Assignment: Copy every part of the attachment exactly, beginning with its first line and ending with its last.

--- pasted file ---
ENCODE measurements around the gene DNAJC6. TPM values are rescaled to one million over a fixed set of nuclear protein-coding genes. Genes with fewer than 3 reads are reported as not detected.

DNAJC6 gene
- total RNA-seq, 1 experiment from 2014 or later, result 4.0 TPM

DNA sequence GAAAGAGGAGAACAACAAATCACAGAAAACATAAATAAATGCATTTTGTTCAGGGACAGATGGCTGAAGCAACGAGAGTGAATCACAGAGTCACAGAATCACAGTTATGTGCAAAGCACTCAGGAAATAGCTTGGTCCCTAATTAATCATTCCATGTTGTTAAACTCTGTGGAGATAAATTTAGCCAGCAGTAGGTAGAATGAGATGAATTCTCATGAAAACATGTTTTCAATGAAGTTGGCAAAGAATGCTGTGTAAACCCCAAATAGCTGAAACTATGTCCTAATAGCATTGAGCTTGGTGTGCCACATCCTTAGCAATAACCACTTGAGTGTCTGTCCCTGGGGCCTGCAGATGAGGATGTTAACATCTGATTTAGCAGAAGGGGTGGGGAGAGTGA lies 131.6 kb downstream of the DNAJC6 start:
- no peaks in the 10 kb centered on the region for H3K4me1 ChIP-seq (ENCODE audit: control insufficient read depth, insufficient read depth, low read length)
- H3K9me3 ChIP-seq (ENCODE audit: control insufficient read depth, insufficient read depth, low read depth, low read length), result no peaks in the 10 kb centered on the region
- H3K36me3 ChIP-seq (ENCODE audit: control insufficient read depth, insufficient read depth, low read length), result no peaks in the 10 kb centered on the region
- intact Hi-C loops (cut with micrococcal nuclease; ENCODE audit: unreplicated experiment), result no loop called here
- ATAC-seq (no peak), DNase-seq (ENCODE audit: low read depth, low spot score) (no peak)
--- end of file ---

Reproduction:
ENCODE measurements around the gene DNAJC6. TPM values are rescaled to one million over a fixed set of nuclear protein-coding genes. Genes with fewer than 3 reads are reported as not detected.

DNAJC6 gene
- total RNA-seq, 1 experiment from 2014 or later, result 4.0 TPM

DNA sequence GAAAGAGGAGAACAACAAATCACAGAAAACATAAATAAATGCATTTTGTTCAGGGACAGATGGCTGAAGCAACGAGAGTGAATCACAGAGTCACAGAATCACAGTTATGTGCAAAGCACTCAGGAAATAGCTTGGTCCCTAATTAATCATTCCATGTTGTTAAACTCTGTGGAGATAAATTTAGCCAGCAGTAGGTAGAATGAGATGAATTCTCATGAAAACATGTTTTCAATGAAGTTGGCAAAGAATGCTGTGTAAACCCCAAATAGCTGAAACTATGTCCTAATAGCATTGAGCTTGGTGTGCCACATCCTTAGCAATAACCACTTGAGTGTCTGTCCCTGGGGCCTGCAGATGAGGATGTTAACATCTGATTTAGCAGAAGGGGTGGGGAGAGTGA lies 131.6 kb downstream of the DNAJC6 start:
- no peaks in the 10 kb centered on the region for H3K4me1 ChIP-seq (ENCODE audit: control insufficient read depth, insufficient read depth, low read length)
- H3K9me3 ChIP-seq (ENCODE audit: control insufficient read depth, insufficient read depth, low read depth, low read length), result no peaks in the 10 kb centered on the region
- H3K36me3 ChIP-seq (ENCODE audit: control insufficient read depth, insufficient read depth, low read length), result no peaks in the 10 kb centered on the region
- intact Hi-C loops (cut with micrococcal nuclease; ENCODE audit: unreplicated experiment), result no loop called here
- ATAC-seq (no peak), DNase-seq (ENCODE audit: low read depth, low spot score) (no peak)